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Sergey Dragun | 06/23/2020
Dean Kamen founded the Institute for Advanced Regenerative Production (ARMI), a nonprofit consortium of some 170 US companies, research institutes, and organizations. They make
annual fee, provide equipment or make other funds in exchange for research data. The project is funded by 300 million dollars. It remains only to get approval
Federal Agency for Food and Drug Administration (FDA).
Many scientists are trying to grow organs. But the Kamen group is distinguished by the depth of development – they create tools and mechanisms for mass production, in case the FDA approves them for
patients. He wants to produce hearts and kidneys in much the same way that factories manufacture smartphones – on assembly lines.
Kamen says ARMI will succeed – “be it an organ or a piece of an organ” – in ten years.
Despite the fact that industrializing the production of human organs may sound like the most fantastic bluff since Genghis Khan, Kamen can do it all.
Kamen turned to the artificial organ project four years ago. It was then that he met Martina Rothblatt. After the daughters of Rothblatt were diagnosed with pulmonary arterial
hypertension, she founded United Therapeutics, a biotechnology company that developed drugs to treat it. Rothblatt told Kamen that in addition to her pharmaceuticals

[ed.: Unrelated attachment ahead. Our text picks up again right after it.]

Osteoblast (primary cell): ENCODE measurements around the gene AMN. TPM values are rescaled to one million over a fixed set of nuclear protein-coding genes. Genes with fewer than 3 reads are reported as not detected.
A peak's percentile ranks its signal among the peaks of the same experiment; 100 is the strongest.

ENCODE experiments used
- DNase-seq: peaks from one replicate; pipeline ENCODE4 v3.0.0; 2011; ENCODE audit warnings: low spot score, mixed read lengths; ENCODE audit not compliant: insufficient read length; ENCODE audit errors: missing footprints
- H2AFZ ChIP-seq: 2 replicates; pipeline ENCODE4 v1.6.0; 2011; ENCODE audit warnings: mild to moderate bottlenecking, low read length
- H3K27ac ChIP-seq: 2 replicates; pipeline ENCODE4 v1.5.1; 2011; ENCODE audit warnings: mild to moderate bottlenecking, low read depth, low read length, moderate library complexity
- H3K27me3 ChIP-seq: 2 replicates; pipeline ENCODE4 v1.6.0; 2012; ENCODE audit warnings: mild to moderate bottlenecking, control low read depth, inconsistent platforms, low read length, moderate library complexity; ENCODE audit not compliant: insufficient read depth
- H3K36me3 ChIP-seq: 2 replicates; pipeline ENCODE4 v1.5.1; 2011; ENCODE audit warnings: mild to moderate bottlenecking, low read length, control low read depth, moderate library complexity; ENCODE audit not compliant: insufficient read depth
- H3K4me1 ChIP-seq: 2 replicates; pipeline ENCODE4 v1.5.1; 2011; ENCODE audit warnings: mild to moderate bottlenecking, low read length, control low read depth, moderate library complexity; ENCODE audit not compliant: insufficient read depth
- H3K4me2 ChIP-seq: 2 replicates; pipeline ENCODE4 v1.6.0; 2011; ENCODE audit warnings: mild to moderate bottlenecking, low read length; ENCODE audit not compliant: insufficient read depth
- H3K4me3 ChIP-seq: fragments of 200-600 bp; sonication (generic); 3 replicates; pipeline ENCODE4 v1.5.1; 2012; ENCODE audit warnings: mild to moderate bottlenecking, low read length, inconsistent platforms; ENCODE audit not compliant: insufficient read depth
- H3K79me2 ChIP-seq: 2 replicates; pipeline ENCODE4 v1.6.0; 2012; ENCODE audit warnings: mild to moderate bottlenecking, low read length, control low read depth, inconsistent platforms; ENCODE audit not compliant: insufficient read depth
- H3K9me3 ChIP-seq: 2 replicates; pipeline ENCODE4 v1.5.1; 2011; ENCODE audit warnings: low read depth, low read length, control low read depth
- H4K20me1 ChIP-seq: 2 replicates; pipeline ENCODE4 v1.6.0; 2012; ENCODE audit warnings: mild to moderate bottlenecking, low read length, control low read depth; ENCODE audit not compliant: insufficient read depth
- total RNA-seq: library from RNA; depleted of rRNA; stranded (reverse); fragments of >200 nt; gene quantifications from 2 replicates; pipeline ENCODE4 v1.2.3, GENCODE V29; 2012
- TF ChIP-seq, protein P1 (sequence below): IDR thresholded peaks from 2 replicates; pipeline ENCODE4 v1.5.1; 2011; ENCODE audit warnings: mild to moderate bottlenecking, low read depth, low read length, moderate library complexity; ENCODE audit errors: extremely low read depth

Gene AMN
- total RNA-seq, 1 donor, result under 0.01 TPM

the research team worked on growing artificial lungs from the stem cells of patients sentenced to death. He visited UT laboratories to verify this. There he was
amazed at what obsolete equipment was in the laboratories. He told Rothblatt that he could add sensors and systems to improve accuracy and maintain sterility.
Over the past 15 years, impressive advances in organ cultivation have occurred. One of the most interesting events happened at Wake University School of Regenerative Medicine.
Forest There, in 1999, Anthony Atala, MD, raised a bladder and implanted it in a patient. Since then, he has perfected a technique that, like UT’s artificial lungs,
includes the creation of a skeleton of the bladder.
However, many internal organs have yet to be grown in the laboratory, not to mention placing them in a patient; even the bioengineering of most tissues, such as muscles and ligaments, is still
is at an early stage of research.
Relying on success in growing organisms, Kamen compares the scale of their production with how Silicon Valley turned the discovery of semiconductors into a smartphone industry. “I thought,
why don’t we do the same for living tissue, ”he says. “There must be a way to get a lot of them, of high quality, and at a real price to a society that urgently needs organs.”
Kamen knows that there are doubters. Throughout his career, he paid little attention to them. “Will it take 50 years? Definitely not, ”he says. “Will it be 25? Five?”. He makes his bet
that replacing a defective organ or part of an organ within 10 years will be the same common practice as in many standard medical procedures.
Of course, he was just as optimistic 20 years ago with Segway. But since then he has learned a lot about the art of teamwork and how to inspire strong players who can promote him
concepts and bring them to life. In any case, Segway only intensified his itch to achieve seemingly impossible goals.
future of medicine